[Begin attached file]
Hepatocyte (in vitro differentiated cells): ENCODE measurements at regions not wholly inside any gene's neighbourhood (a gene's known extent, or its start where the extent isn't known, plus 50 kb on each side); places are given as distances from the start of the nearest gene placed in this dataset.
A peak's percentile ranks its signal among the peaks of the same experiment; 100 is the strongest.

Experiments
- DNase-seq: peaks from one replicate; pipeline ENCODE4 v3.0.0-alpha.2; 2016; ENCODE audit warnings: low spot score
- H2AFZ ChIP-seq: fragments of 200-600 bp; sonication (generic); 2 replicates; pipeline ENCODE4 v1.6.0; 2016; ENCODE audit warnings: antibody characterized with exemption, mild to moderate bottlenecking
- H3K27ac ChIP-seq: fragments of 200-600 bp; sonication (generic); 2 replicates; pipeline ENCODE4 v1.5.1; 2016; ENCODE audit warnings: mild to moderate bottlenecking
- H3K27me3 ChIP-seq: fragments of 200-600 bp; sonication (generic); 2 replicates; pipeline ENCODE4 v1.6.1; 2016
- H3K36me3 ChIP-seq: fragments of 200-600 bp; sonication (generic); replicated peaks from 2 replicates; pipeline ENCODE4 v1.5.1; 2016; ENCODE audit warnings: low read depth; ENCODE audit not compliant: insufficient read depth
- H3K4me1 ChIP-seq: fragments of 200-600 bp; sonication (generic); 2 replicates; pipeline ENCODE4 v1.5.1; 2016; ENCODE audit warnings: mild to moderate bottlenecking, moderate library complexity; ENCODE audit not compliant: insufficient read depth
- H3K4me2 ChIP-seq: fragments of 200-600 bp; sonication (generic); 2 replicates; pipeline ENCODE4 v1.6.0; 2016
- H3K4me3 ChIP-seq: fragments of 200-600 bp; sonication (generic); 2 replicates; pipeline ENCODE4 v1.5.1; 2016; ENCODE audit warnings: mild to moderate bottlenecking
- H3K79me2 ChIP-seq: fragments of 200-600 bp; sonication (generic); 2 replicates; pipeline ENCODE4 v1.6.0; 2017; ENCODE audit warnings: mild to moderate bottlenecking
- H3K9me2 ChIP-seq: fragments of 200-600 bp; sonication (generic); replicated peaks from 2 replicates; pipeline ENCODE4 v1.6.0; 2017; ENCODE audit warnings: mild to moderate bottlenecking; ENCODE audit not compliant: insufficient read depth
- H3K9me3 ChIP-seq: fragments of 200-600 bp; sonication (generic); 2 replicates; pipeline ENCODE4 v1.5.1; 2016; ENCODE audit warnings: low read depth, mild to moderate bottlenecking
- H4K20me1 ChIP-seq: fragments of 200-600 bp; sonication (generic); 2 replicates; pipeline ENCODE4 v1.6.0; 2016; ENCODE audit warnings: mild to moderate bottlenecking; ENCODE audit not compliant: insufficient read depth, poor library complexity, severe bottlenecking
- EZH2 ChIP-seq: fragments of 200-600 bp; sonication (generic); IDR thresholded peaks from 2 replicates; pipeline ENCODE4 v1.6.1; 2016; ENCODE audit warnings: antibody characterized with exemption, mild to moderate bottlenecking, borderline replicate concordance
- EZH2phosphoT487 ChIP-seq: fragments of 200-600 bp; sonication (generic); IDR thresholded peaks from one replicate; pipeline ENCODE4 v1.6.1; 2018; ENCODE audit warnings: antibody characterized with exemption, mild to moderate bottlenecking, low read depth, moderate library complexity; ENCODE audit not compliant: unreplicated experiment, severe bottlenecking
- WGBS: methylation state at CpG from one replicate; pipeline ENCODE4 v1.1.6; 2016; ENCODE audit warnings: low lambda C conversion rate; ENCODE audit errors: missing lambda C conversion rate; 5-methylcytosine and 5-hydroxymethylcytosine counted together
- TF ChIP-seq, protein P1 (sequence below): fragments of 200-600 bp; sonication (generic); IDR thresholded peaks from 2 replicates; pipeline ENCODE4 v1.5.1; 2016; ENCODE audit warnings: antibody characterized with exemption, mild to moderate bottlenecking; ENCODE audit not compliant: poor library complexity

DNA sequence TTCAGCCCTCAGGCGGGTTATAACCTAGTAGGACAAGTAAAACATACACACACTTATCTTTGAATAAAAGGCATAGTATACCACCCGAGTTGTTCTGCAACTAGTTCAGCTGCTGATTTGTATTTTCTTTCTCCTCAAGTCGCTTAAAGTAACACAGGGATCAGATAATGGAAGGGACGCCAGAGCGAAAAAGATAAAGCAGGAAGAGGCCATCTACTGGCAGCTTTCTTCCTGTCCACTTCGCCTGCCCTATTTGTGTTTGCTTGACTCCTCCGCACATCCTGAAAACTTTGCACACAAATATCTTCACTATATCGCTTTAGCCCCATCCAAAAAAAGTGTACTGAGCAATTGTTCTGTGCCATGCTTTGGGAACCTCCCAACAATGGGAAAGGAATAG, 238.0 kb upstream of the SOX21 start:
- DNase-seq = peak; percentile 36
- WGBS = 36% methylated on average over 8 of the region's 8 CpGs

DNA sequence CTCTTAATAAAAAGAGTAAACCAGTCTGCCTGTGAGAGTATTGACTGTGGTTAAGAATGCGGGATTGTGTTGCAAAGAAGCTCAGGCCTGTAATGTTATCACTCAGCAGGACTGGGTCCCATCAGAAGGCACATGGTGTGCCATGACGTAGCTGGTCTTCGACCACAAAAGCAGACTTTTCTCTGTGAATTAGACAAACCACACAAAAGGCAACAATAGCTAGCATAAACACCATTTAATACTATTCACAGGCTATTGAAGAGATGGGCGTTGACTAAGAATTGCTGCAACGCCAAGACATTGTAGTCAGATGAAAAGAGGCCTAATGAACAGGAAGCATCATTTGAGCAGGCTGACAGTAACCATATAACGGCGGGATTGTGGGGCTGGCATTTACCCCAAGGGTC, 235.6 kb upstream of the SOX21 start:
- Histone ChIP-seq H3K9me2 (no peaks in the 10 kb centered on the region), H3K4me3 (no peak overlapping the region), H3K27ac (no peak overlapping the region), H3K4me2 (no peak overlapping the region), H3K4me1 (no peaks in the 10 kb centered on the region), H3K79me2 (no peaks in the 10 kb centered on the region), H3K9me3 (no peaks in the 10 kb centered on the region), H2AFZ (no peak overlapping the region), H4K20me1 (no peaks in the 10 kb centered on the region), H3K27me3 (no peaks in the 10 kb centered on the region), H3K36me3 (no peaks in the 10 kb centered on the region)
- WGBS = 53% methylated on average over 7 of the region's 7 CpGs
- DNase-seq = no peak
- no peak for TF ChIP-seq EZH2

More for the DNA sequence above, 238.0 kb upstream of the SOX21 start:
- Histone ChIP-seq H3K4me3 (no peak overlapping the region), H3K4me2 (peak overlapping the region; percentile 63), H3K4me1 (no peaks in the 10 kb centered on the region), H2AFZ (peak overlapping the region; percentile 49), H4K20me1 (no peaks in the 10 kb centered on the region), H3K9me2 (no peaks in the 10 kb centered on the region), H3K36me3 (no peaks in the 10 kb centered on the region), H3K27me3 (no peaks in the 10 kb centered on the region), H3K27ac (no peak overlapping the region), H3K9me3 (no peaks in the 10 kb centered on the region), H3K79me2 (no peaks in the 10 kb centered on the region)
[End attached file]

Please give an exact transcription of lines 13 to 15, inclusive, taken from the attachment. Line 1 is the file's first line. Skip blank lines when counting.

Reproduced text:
- H3K9me2 ChIP-seq: fragments of 200-600 bp; sonication (generic); replicated peaks from 2 replicates; pipeline ENCODE4 v1.6.0; 2017; ENCODE audit warnings: mild to moderate bottlenecking; ENCODE audit not compliant: insufficient read depth
- H3K9me3 ChIP-seq: fragments of 200-600 bp; sonication (generic); 2 replicates; pipeline ENCODE4 v1.5.1; 2016; ENCODE audit warnings: low read depth, mild to moderate bottlenecking
- H4K20me1 ChIP-seq: fragments of 200-600 bp; sonication (generic); 2 replicates; pipeline ENCODE4 v1.6.0; 2016; ENCODE audit warnings: mild to moderate bottlenecking; ENCODE audit not compliant: insufficient read depth, poor library complexity, severe bottlenecking